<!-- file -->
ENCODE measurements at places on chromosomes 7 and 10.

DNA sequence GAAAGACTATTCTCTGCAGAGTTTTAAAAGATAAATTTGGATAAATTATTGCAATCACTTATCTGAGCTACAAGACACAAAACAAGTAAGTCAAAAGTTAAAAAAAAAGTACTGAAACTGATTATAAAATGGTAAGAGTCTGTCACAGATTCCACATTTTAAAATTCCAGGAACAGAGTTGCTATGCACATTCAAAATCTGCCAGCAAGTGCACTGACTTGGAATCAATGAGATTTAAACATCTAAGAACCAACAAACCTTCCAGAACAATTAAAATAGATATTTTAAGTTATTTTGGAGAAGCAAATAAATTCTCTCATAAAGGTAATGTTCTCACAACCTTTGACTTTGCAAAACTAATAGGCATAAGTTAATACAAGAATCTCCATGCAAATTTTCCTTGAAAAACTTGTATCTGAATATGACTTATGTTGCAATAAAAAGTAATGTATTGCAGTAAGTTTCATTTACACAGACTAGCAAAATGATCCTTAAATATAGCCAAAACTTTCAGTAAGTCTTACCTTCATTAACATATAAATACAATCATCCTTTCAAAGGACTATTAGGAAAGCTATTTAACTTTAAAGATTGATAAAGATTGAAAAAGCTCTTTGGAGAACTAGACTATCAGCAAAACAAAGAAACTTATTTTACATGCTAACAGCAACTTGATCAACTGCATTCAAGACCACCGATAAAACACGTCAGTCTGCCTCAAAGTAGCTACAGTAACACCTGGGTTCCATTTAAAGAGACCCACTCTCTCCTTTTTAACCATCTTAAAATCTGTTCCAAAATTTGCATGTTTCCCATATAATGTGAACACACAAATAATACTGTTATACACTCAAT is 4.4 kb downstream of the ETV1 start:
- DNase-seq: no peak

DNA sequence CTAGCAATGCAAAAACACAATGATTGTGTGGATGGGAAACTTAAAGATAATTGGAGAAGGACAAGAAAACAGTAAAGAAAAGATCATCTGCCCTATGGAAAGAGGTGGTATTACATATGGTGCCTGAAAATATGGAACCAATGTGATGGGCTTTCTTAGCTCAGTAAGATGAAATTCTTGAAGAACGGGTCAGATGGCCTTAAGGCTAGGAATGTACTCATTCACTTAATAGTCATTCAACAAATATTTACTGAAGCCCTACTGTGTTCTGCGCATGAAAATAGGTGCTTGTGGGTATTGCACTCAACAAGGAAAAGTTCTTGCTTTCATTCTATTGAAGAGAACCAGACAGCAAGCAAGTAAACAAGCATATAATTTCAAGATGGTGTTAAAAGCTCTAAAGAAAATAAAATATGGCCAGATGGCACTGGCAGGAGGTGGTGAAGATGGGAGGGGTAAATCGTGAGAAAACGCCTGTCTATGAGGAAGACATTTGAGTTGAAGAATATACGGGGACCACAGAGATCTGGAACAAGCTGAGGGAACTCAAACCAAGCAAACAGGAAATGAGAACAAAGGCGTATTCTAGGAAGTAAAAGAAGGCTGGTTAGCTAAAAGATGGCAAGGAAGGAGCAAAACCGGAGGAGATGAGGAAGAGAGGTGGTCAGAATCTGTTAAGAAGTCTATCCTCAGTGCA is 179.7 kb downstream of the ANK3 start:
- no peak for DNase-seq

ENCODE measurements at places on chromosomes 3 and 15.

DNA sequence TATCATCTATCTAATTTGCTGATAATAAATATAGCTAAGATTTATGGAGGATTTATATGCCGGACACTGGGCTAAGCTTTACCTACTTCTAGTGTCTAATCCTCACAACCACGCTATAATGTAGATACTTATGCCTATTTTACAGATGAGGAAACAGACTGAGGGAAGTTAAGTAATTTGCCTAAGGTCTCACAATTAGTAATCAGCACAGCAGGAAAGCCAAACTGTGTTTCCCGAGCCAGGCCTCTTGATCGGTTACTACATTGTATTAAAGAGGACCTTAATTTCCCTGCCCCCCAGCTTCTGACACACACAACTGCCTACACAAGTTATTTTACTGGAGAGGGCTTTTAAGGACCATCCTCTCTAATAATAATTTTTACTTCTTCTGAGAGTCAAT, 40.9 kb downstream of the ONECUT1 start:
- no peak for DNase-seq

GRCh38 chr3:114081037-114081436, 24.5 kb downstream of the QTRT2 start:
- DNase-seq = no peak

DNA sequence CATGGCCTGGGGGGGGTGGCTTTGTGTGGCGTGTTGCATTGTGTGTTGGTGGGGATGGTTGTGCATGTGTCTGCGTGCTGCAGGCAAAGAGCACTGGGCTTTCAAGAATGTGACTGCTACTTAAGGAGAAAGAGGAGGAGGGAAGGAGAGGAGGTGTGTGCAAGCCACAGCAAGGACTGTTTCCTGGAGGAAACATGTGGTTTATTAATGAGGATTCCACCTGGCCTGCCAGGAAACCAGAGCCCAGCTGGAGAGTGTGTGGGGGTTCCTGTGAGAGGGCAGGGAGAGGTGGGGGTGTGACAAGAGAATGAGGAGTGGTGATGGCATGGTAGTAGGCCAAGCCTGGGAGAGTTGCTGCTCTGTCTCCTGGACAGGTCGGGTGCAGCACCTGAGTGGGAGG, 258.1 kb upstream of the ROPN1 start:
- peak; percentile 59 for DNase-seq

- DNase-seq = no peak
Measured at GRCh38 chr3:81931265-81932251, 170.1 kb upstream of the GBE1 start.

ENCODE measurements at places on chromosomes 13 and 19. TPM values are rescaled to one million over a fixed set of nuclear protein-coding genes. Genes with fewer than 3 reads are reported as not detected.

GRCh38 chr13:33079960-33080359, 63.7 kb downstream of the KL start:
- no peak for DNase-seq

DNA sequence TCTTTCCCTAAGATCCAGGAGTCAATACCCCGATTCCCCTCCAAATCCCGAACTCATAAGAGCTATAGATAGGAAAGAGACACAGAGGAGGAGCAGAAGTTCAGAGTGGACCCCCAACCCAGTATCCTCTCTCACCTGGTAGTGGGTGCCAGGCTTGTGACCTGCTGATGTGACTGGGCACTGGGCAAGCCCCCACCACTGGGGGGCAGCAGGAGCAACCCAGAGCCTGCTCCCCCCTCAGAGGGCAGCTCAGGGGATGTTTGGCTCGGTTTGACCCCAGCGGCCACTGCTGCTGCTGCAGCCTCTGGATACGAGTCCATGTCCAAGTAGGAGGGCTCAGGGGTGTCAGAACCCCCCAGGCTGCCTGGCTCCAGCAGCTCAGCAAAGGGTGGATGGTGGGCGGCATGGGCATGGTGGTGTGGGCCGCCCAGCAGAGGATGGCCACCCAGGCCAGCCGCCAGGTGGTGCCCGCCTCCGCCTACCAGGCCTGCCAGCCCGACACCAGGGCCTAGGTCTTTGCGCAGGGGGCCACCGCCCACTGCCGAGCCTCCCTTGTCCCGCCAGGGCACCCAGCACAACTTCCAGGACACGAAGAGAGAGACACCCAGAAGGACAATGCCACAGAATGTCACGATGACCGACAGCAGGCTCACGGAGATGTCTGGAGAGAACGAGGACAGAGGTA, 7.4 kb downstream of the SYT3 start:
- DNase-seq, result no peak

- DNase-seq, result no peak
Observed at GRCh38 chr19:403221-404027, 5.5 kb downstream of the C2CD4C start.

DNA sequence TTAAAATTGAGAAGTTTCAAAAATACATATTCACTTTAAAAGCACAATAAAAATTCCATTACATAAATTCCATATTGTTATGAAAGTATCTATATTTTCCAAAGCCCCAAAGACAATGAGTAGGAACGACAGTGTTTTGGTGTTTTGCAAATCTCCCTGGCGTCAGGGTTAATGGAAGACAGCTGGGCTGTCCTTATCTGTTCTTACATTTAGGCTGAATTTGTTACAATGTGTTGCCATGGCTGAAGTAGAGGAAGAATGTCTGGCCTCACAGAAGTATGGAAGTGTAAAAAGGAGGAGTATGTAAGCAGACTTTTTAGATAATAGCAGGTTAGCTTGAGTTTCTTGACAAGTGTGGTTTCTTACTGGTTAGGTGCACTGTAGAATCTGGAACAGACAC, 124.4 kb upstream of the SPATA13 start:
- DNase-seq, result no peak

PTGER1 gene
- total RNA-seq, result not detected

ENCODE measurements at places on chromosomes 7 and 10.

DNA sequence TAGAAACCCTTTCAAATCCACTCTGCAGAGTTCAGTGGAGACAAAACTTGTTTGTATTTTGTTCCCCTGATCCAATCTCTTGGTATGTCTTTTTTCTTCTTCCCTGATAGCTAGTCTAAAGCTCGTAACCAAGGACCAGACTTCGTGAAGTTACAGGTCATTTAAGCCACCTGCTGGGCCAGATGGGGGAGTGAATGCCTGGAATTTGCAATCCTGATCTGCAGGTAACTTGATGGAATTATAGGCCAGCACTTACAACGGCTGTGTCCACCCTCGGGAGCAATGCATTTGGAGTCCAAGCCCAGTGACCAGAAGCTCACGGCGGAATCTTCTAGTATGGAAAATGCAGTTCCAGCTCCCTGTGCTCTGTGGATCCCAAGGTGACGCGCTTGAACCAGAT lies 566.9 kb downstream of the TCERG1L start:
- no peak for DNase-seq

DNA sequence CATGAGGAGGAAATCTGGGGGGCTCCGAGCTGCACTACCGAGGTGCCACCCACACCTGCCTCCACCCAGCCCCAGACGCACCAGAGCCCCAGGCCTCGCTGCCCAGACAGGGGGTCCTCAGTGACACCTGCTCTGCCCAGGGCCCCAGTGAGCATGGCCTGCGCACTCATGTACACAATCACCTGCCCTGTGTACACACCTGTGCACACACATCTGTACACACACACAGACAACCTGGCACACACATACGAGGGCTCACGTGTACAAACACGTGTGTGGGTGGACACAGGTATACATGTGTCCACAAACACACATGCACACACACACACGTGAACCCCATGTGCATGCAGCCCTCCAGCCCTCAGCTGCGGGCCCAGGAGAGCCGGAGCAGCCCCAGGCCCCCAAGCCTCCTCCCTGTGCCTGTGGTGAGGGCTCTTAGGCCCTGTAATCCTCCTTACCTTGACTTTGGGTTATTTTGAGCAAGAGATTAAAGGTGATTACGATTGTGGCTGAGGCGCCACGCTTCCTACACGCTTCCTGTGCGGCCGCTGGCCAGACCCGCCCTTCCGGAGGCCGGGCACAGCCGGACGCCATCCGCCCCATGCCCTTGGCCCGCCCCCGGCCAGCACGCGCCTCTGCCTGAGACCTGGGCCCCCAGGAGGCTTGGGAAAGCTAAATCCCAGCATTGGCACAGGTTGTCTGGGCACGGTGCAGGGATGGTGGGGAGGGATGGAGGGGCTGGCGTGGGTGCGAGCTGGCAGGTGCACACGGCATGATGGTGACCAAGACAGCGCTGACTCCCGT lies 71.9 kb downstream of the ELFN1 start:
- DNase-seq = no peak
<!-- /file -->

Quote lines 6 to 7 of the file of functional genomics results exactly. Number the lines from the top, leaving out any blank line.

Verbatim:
ENCODE measurements at places on chromosomes 3 and 15.

DNA sequence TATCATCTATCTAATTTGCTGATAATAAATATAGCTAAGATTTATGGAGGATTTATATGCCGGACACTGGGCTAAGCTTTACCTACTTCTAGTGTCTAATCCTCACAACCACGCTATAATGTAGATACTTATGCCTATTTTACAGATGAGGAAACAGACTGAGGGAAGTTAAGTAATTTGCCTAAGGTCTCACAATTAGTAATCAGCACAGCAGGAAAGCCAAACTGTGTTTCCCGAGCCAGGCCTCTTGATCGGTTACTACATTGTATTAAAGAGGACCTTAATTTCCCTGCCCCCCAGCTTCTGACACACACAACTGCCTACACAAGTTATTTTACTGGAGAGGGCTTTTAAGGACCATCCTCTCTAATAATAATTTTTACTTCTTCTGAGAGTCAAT, 40.9 kb downstream of the ONECUT1 start: